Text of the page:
Like Mahatma Gandhi and Martin Luther King, Jr., Romero possessed a charisma that earned him international repute. Although his plea to Washington to end military support of the junta did not move the Carter administration, it was heard by the U.S. Catholic Church, whose bishops took an unusually strong stand against U.S. military intervention. That stand was the first step in a new direction for American Catholics, many of whom had been uninformed and disinterested observers of the martyrdom of their brothers and sisters in Latin America. What brought home the persecution, in a way that even Romero's death could not, was the brutal killing of four American women in December 1980, as they drove from the international airport to San Salvador. Two of the women, Ita Ford and Maura Clarke, were Maryknoll nuns, an order which, with the Jesuits, has been singled out for persecution in Central America. The third nun, Dorothy Kazel, belonged to the Ursuline order; she and lay missionary Jean Donovan had gone to El Salvador under the auspices of the Cleveland, Ohio, diocese. The four worked with poor refugees from the political violence, and, as all know in El Salvador, to comfort the poor is to invite military retribution.

The security forces' involvement in the murders and a cover-up by Defense Minister Garcia were early established by the U.S. Embassy in San Salvador and a team of FBI investigators, but it became apparent soon after Reagan's inauguration that the U.S. Government did not want to press the matter, since it would discredit the junta. In this, the Reagan administration misjudged U.S. public opinion, particularly Catholics and Protestants, who were outraged by Secretary of State Haig's suggestion that the women were killed while running a roadblock -presumably while simultaneously being raped. Since Washington had also failed to investigate the murder of three other Americans in El Salvador, the message was clear: the U.S. Government condoned the killing of its own citizens in El Salvador. By May of 1981 congressional mail was running six hundred to one against military aid to El Salvador. More letters swamped the White House protesting the nuns' murders than all the mail during the long hostage siege in Iran. And for the first time since the Vietnam war, large numbers of Americans came together to protest U.S. foreign policy, only this time the leadership was coming from religious groups, and the cause was next door in one of "our" countries in Central America.

Nor was El Salvador the only issue. Solidarity groups began to question U.S. support of the military regime in Guatemala, where a war of extermination is being waged against the population. Meanwhile, an eloquent Jew from Argentina appeared in the United States to ask why the Reagan administration had allied itself with a Nazi regime in Buenos Aires. Jacobo Timerman, an independent newspaper publisher imprisoned and tortured for his defense of human rights, reminded Americans, in television appearances and a best-selling book, that four decades earlier there had also been a "great silence" about human rights violations in Europe when 6 million Jews had died.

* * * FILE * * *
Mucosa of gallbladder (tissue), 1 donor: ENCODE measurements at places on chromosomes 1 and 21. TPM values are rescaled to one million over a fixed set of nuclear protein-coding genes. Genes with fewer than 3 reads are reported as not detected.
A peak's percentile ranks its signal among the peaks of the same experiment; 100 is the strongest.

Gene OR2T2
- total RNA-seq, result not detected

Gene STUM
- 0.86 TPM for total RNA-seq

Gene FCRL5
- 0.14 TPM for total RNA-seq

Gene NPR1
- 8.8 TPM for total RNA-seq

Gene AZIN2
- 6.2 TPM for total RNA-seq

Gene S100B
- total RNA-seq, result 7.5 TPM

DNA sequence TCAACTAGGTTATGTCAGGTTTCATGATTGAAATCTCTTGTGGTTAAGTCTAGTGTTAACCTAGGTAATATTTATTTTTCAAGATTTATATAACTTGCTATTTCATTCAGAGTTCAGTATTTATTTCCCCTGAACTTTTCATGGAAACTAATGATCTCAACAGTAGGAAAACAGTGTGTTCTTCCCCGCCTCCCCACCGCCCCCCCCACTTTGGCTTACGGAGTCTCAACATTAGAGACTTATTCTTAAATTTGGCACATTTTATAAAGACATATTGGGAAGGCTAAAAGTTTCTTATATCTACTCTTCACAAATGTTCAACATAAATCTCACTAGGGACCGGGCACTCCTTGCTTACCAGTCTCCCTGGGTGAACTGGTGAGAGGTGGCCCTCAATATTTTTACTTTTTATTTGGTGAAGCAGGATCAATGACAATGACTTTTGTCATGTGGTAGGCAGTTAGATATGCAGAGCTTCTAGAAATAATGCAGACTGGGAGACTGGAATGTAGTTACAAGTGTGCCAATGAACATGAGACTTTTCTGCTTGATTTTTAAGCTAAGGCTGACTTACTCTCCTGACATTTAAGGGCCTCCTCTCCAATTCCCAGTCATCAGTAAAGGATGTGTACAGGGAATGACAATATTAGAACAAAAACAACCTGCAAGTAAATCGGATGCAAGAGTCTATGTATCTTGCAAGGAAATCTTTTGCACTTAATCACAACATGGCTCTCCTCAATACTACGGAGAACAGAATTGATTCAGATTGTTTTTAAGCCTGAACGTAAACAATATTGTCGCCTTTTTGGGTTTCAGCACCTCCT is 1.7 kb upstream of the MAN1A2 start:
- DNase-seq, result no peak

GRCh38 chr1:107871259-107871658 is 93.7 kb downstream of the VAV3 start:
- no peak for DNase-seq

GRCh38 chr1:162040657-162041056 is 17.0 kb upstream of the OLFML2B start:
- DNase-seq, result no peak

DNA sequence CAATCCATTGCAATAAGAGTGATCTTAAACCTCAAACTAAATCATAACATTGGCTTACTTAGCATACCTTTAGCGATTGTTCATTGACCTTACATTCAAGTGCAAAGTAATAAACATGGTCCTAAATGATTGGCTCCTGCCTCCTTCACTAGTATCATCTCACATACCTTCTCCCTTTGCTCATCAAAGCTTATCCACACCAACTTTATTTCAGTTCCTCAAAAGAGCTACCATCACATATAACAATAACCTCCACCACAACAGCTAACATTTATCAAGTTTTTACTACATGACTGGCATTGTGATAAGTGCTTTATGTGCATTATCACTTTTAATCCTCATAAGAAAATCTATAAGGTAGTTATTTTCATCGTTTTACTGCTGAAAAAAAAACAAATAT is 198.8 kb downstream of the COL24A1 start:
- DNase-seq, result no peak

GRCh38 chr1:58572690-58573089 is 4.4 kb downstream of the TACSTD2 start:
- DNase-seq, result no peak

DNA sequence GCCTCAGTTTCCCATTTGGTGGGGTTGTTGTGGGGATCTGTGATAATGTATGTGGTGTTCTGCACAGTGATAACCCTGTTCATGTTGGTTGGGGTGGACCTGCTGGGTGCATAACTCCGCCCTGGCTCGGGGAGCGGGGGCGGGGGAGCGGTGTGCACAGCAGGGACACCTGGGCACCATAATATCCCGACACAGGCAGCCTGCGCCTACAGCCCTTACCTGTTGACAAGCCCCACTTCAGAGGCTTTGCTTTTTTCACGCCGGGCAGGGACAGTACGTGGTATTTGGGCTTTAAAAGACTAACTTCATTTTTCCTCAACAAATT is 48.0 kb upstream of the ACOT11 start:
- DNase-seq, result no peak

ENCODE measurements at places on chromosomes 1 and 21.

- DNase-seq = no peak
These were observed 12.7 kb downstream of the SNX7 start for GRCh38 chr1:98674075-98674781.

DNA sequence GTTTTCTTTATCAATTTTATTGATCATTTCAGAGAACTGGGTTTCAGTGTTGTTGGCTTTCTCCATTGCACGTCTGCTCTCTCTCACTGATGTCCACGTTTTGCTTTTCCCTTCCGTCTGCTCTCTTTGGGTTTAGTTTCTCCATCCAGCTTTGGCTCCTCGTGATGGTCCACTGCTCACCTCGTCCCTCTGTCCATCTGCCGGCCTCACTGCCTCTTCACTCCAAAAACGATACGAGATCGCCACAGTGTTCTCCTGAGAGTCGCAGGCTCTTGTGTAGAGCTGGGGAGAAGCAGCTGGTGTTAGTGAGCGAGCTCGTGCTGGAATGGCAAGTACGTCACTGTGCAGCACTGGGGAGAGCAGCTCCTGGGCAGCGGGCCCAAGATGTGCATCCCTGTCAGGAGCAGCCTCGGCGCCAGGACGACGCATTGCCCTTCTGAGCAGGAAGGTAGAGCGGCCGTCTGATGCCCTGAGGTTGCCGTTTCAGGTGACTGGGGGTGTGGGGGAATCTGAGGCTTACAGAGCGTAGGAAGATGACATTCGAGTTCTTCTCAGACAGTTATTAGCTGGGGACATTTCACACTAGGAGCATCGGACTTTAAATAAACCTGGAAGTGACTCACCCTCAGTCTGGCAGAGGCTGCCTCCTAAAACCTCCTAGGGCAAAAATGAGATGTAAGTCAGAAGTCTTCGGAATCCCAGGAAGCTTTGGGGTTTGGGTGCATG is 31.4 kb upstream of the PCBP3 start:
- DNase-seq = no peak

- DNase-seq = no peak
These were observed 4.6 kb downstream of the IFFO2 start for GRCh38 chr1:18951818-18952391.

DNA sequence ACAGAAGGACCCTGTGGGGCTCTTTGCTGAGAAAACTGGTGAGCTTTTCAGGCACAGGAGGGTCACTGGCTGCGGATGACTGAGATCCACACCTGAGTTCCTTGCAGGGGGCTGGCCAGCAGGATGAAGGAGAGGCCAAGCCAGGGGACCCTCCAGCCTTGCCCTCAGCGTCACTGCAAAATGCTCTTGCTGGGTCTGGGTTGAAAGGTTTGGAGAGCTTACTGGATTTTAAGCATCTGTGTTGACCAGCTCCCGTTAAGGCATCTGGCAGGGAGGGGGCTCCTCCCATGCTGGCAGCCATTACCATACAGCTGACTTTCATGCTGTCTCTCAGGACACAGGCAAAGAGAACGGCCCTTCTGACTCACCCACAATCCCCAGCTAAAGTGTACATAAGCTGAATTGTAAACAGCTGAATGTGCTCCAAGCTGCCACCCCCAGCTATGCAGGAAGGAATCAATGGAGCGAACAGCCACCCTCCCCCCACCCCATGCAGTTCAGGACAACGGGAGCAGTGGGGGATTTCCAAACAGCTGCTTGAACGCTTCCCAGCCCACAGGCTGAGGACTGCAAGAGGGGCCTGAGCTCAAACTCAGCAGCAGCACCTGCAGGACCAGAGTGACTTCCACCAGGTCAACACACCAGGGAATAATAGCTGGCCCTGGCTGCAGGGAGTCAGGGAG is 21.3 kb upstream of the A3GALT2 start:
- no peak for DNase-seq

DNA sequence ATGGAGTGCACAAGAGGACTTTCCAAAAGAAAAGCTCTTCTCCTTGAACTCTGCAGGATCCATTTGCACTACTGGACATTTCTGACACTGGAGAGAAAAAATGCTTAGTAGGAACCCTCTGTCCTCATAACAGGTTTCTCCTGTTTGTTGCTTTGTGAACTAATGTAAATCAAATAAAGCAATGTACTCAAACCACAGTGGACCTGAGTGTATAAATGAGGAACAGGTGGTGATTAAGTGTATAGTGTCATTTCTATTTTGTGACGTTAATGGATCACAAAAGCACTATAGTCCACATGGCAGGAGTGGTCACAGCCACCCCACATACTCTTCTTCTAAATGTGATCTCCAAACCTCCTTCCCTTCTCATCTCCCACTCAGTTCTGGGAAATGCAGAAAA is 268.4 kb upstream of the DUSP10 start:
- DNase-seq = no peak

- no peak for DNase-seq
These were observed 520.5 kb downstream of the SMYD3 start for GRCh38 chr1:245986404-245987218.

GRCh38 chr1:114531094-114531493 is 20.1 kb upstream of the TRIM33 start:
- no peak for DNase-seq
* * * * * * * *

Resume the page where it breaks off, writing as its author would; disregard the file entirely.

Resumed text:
Very little on these developments trickled through to Latin America, where most newspapers are censored. The only message arriving loud and clear was the Reagan administration's support for "old friends and anti-Communist allies," despite their disregard for human rights. General Vernon Walters, a former deputy director of the CIA who played an important role in earlier military coups, personally relayed Reagan's reassurances to South- and Central-American dictators. Against such encouragement, even Nobel Peace Prize laureate Adolfo Perez Esquivel had no protection: the human rights advocate and his family were threatened by the Argentine military; five of his coworkers were arrested. Reagan's disavowal of Carter's human rights policy was being used "as a hunting license" to crush all dissenters, admitted an unhappy Argentine diplomat. The administration's decision to lift the arms and credit embargoes against the Argentine and Chilean regimes reinforced the widespread feeling in Latin America that, in Washington's eyes, totalitarian governments could do no wrong.

Beset by serious economic problems, including a crushing foreign debt, the Latin-American countries used Reagan's cue to whip dissident workers and businessmen into line. Even staunch democracies like Costa Rica resorted to repressive measures to quell criticism during a time of economic crisis. In Brazil the military regime virtually abandoned its abertura, or opening to democracy, under pressure from foreign bankers and army hardliners, who have taken heart from the Reagan administration.

Apart from the moral implications of Washington's alliance with dictators, which is hardly new, Reagan's policies must be questioned for what they harbor for the future. By leaving the political middle without any support, the United States is hastening the polarization of Latin America between left and right, which was under way even before Reagan's election. As Somoza's Nicaragua proved, it is an error to believe that the extreme right is invincible, even in so Orwellian a country as Argentina, where the generals are trying to program the populace to forget that thousands of people disappeared. Latin Americans are more insecure today than they have ever been, but they are also more aware. A factory worker in Sao Paulo, for instance, can cite Brazil's foreign debt to the last decimal point -and which American banks hold what portion. Recent history also shows that no matter how ferocious the persecution, the people never forget. Five years after the repression in Argentina began, the relatives of disappeared prisoners are still protesting. In El Salvador young guerrillas honor the memory of the thirty thousand peasants who were massacred in 1932. And in Nicaragua a revolution was found and won in the name of a guerrilla leader killed by Anastasio Somoza's father in 1934. There is a historical process at work here that the United States may help or hinder, but cannot stop in the long run. The Reagan administration is not the first U.S. Government -nor unfortunately will it be the last -to misunderstand the dynamics of the Latin-American people's history.